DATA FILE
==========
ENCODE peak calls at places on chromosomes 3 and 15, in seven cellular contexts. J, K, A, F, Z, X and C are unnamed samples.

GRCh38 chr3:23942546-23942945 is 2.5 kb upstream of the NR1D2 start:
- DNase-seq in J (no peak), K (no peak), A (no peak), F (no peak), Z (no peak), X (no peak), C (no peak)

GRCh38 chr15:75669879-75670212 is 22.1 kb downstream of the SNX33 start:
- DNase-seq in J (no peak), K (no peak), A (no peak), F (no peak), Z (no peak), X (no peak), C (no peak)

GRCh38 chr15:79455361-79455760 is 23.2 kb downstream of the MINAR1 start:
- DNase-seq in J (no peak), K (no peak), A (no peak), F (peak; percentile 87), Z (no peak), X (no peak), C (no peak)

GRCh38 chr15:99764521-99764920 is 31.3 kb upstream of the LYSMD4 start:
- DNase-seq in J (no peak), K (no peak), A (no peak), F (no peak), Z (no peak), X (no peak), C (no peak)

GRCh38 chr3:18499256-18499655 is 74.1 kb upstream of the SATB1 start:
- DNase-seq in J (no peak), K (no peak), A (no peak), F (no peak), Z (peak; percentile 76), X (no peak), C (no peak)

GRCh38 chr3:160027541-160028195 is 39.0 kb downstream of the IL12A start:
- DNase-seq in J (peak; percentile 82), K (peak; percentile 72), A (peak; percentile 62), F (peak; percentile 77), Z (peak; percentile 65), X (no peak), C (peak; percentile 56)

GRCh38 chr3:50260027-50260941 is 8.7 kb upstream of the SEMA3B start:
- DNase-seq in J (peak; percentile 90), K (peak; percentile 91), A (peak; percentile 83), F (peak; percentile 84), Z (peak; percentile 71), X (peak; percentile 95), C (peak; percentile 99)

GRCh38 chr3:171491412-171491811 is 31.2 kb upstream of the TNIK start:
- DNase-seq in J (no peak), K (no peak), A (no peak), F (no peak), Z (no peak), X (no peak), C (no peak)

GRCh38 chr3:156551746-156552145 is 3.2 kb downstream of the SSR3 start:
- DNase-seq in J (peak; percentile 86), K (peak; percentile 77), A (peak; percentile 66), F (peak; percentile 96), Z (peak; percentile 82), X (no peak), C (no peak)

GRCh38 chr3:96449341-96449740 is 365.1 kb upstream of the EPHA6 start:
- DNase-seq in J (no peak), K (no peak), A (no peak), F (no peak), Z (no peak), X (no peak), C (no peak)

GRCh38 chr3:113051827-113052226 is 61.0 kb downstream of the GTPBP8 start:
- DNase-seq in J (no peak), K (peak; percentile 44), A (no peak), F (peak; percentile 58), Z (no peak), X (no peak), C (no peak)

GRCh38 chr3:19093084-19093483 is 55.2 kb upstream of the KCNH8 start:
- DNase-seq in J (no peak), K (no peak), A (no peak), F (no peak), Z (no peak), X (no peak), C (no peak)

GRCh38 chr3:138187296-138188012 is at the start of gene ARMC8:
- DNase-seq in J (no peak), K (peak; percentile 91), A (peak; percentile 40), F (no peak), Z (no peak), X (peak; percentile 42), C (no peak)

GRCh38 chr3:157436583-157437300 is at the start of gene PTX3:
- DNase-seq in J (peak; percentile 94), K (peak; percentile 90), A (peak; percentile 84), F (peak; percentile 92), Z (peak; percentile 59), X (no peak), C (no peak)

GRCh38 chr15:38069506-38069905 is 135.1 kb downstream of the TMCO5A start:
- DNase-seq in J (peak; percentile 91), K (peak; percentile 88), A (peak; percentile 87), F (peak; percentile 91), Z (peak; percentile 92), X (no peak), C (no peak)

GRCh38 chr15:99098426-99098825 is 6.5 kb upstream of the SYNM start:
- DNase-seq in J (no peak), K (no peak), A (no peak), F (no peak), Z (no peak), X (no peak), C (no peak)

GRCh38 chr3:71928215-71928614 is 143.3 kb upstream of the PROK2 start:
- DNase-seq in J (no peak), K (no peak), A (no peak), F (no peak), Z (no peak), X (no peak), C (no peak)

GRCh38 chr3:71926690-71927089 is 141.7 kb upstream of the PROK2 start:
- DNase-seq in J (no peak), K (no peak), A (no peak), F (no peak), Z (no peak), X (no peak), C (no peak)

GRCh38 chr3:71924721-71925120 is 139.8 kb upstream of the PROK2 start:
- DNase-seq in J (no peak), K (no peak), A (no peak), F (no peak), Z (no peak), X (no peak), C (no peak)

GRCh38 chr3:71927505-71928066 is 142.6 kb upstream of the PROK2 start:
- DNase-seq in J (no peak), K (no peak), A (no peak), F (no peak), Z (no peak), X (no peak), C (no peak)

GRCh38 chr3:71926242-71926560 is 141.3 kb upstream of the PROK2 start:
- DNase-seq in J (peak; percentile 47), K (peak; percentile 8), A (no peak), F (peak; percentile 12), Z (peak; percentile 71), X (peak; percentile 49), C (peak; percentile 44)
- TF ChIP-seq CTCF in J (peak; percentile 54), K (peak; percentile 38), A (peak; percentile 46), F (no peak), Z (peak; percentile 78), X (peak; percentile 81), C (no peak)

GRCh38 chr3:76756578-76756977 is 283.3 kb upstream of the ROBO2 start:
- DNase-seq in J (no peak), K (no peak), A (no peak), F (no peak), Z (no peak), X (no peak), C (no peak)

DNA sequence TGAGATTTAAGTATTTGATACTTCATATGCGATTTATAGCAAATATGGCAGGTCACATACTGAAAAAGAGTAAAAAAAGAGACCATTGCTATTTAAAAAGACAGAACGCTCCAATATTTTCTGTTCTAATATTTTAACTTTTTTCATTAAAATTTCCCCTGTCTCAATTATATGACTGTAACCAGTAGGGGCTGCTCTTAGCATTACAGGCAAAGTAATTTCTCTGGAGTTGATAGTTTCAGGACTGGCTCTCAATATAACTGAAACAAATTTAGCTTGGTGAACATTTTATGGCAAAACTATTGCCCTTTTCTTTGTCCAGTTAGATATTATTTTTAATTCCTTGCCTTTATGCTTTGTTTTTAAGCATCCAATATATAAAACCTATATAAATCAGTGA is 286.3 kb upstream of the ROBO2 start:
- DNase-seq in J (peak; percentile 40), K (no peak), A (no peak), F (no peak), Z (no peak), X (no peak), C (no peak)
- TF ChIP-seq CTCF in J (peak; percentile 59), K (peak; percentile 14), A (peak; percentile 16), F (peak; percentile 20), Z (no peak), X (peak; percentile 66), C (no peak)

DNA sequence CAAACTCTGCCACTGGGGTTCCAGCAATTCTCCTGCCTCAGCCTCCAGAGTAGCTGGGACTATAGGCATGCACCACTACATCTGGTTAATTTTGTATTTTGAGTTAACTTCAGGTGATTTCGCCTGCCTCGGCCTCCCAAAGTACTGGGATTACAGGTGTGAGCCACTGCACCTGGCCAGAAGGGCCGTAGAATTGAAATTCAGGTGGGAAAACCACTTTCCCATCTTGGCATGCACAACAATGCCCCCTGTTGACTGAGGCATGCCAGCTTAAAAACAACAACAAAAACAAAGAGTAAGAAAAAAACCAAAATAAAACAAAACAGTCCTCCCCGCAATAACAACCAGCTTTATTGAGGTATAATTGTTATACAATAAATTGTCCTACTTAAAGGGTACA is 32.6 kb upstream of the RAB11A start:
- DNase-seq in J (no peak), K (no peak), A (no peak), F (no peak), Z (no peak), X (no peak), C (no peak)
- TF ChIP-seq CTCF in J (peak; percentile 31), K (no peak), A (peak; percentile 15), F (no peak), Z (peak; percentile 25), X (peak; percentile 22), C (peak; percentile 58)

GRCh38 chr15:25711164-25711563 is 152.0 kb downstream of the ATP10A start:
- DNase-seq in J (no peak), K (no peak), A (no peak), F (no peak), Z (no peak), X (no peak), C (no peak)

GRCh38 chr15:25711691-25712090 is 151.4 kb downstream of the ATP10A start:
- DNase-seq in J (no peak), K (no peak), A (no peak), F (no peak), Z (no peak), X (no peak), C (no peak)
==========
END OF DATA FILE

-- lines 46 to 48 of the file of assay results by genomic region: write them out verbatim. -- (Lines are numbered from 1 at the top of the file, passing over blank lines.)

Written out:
- DNase-seq in J (no peak), K (no peak), A (no peak), F (no peak), Z (no peak), X (no peak), C (no peak)

DNA sequence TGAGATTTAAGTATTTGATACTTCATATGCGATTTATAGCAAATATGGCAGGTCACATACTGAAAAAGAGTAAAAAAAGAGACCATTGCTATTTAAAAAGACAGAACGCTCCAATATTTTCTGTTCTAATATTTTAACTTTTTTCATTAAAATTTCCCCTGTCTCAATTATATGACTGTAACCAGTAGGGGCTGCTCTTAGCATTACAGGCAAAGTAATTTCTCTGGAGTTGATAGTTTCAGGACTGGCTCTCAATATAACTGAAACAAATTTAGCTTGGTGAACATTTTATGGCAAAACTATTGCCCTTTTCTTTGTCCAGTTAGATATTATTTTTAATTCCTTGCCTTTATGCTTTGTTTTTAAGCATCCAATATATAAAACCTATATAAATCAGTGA is 286.3 kb upstream of the ROBO2 start:
- DNase-seq in J (peak; percentile 40), K (no peak), A (no peak), F (no peak), Z (no peak), X (no peak), C (no peak)